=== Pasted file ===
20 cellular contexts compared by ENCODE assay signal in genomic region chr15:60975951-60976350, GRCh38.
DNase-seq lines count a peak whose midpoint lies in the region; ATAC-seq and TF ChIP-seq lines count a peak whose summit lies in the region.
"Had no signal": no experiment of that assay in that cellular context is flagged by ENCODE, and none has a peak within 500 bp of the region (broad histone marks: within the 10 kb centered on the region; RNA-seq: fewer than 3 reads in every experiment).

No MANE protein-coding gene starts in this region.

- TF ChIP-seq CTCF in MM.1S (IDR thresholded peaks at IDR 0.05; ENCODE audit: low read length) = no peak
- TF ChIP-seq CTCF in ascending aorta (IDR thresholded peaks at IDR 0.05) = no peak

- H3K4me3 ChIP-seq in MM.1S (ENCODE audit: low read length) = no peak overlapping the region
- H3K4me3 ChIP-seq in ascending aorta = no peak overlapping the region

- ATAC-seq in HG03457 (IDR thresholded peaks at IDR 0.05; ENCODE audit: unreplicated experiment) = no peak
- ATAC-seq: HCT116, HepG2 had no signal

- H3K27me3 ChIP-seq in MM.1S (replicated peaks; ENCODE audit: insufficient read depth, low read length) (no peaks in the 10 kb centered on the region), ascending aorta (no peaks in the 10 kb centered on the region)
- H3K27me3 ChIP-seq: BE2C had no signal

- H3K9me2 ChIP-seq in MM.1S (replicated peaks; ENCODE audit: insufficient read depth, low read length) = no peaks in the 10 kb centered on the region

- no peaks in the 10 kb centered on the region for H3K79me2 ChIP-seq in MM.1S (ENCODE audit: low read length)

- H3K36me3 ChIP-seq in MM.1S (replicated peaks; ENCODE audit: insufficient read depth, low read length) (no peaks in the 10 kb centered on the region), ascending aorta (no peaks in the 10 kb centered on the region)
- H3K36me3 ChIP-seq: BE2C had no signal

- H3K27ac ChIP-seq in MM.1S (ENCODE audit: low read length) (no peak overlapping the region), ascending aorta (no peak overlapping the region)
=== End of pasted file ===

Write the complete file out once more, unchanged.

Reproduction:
20 cellular contexts compared by ENCODE assay signal in genomic region chr15:60975951-60976350, GRCh38.
DNase-seq lines count a peak whose midpoint lies in the region; ATAC-seq and TF ChIP-seq lines count a peak whose summit lies in the region.
"Had no signal": no experiment of that assay in that cellular context is flagged by ENCODE, and none has a peak within 500 bp of the region (broad histone marks: within the 10 kb centered on the region; RNA-seq: fewer than 3 reads in every experiment).

No MANE protein-coding gene starts in this region.

- TF ChIP-seq CTCF in MM.1S (IDR thresholded peaks at IDR 0.05; ENCODE audit: low read length) = no peak
- TF ChIP-seq CTCF in ascending aorta (IDR thresholded peaks at IDR 0.05) = no peak

- H3K4me3 ChIP-seq in MM.1S (ENCODE audit: low read length) = no peak overlapping the region
- H3K4me3 ChIP-seq in ascending aorta = no peak overlapping the region

- ATAC-seq in HG03457 (IDR thresholded peaks at IDR 0.05; ENCODE audit: unreplicated experiment) = no peak
- ATAC-seq: HCT116, HepG2 had no signal

- H3K27me3 ChIP-seq in MM.1S (replicated peaks; ENCODE audit: insufficient read depth, low read length) (no peaks in the 10 kb centered on the region), ascending aorta (no peaks in the 10 kb centered on the region)
- H3K27me3 ChIP-seq: BE2C had no signal

- H3K9me2 ChIP-seq in MM.1S (replicated peaks; ENCODE audit: insufficient read depth, low read length) = no peaks in the 10 kb centered on the region

- no peaks in the 10 kb centered on the region for H3K79me2 ChIP-seq in MM.1S (ENCODE audit: low read length)

- H3K36me3 ChIP-seq in MM.1S (replicated peaks; ENCODE audit: insufficient read depth, low read length) (no peaks in the 10 kb centered on the region), ascending aorta (no peaks in the 10 kb centered on the region)
- H3K36me3 ChIP-seq: BE2C had no signal

- H3K27ac ChIP-seq in MM.1S (ENCODE audit: low read length) (no peak overlapping the region), ascending aorta (no peak overlapping the region)